North American Writers

Ricardo Piglia

NON FICTION. TENEMOS LAS MÁQUINAS, 2016. 82 PAGES.

In 1967, Ricardo Piglia was a young writer about to publish his first book of short stories but he was already creating a mode of reading and identifying a set of key texts that would define his future. These were the boom years of Julio Cortázar and the legacy of Borges, a time when one had to take a position with regard to their reading that would help them decide how and against whom to write. It was around this time that Piglia created his alter ego, Emilio Renzi, and started to have him sign his first texts.

That same year, he was commissioned by Jorge Álvarez to write a series of profiles of North American writers to accompany a selection of stories. They included Faulkner, Hemingway, Scott Fitzgerald and Capote. North American Writers also features the essay ‘North American Crime Stories', a text from 1968 that is key to understanding how Piglia read and the cross-overs and relationships he saw between literature and society.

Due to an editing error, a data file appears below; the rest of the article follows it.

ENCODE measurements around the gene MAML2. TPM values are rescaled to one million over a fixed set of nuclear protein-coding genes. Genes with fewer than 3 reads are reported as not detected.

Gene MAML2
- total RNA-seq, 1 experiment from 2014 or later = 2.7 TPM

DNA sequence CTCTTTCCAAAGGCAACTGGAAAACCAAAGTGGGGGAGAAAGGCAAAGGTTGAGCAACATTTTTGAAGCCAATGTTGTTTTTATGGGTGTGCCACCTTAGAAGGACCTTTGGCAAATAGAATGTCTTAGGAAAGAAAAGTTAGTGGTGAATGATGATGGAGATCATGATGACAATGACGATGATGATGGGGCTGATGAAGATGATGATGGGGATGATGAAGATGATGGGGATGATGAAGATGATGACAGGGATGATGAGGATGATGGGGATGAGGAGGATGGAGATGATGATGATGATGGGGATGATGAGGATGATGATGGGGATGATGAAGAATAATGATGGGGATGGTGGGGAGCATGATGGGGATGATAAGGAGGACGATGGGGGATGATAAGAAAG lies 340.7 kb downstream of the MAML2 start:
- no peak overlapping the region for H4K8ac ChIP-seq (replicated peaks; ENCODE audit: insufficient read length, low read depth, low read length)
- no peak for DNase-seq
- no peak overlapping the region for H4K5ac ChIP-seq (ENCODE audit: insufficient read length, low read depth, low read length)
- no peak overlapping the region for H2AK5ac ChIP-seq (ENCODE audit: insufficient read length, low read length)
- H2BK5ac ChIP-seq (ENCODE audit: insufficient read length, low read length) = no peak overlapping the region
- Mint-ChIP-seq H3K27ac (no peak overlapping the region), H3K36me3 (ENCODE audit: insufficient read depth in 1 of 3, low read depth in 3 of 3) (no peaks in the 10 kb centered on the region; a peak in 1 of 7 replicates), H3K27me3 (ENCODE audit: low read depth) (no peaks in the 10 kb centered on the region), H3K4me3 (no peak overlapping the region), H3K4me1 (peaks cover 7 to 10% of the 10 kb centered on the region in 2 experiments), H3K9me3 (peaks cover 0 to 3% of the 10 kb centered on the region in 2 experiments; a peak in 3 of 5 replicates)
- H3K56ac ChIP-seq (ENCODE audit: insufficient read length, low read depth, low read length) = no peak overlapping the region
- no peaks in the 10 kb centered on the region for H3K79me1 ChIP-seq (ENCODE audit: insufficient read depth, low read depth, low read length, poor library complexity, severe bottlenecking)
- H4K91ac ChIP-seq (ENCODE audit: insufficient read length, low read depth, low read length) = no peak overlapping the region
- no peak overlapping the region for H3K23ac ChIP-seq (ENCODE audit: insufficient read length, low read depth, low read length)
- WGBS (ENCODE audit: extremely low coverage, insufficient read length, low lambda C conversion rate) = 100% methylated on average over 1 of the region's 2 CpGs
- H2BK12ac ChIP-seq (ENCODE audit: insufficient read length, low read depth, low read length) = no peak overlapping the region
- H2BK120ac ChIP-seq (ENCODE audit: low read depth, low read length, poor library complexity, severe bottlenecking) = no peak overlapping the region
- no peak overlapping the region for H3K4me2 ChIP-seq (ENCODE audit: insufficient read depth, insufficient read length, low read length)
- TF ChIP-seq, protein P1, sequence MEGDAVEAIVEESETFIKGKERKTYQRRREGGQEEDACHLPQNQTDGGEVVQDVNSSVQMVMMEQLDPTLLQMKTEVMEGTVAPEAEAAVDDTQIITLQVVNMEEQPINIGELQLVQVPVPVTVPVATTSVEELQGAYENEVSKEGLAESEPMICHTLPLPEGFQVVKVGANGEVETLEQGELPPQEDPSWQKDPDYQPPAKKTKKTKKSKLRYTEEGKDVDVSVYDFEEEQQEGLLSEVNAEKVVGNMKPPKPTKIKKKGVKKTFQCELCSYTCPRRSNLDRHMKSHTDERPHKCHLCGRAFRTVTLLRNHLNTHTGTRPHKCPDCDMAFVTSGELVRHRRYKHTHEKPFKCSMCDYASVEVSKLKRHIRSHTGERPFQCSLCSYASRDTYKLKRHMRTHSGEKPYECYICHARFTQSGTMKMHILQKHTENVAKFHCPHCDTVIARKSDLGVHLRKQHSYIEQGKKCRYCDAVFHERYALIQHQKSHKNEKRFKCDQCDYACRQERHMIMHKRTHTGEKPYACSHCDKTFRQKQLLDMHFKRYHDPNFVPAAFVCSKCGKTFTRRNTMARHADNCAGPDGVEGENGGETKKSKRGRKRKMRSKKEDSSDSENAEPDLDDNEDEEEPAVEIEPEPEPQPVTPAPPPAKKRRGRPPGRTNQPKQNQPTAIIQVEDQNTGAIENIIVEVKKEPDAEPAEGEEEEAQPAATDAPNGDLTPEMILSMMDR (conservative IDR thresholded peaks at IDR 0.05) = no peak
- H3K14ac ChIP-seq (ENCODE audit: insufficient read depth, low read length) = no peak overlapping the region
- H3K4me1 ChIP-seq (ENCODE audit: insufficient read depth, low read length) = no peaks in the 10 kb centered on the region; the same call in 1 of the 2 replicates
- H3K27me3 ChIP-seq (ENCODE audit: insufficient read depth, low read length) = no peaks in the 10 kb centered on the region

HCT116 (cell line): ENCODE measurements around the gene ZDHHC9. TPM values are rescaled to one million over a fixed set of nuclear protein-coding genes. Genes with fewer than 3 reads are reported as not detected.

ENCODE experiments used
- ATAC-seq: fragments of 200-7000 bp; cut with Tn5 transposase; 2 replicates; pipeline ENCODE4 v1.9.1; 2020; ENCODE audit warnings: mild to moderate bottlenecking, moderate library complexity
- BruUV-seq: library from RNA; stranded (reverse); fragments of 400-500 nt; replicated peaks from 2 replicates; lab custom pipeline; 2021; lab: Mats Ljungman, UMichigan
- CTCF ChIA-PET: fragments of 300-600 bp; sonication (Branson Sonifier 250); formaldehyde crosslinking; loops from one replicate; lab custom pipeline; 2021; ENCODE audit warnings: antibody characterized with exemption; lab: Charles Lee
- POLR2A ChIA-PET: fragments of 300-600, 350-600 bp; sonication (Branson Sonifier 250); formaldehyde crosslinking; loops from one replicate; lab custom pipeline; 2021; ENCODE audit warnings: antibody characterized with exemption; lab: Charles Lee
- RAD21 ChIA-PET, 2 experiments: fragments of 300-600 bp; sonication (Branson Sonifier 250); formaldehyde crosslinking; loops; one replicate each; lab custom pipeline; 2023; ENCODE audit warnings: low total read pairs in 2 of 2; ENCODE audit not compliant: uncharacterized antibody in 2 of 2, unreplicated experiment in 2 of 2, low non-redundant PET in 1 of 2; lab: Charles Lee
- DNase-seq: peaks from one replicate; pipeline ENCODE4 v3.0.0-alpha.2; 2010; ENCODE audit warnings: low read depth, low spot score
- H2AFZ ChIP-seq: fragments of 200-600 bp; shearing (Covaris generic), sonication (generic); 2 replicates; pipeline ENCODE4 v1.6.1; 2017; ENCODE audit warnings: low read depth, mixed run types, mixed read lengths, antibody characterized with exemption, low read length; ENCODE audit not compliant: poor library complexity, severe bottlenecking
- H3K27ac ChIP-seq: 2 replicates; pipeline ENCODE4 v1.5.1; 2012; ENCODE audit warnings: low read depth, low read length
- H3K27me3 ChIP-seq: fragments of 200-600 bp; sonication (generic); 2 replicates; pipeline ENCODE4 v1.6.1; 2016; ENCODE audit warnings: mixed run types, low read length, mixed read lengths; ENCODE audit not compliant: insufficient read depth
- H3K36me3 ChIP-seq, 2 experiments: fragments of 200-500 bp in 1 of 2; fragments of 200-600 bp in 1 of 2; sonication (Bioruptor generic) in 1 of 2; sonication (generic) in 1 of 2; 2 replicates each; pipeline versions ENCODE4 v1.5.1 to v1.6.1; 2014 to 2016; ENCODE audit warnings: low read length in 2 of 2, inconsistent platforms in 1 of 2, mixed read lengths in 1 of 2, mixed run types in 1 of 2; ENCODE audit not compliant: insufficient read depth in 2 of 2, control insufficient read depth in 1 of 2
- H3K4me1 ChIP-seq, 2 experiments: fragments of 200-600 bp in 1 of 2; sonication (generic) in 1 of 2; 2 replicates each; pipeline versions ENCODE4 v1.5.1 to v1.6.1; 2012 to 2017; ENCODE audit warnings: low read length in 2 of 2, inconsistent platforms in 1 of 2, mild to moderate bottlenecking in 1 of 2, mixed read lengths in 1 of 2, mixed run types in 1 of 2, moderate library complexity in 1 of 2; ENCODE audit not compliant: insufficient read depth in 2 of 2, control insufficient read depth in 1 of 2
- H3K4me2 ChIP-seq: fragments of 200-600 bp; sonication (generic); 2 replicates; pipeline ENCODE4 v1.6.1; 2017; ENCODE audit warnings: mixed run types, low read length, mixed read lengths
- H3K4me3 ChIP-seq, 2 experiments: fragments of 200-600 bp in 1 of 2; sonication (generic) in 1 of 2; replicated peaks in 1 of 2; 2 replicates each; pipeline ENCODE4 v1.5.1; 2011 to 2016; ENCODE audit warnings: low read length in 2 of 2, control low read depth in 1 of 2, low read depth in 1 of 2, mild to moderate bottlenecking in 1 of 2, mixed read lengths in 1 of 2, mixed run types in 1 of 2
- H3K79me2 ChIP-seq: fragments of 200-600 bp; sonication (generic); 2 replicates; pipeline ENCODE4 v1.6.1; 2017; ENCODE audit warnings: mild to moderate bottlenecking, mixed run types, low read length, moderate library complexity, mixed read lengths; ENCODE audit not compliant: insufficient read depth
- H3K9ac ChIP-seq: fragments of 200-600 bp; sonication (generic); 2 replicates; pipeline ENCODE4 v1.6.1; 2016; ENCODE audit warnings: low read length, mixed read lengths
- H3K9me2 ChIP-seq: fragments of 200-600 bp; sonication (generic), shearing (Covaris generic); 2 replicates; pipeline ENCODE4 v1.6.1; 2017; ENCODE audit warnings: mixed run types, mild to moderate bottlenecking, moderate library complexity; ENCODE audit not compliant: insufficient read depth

In this book, Piglia practices a new form of essays about fiction, analyzing processes, narrators, and ways of rationing information, presenting a coherent reading of North American society. Does one have to live in the United States to know the country? No, it can be defined by its best writers, authors whose narrative styles sum up the fictions upon which the nightmare of the American dream is based.

PUBLISHED BY: Spanish TENEMOS LAS MÁQUINAS |

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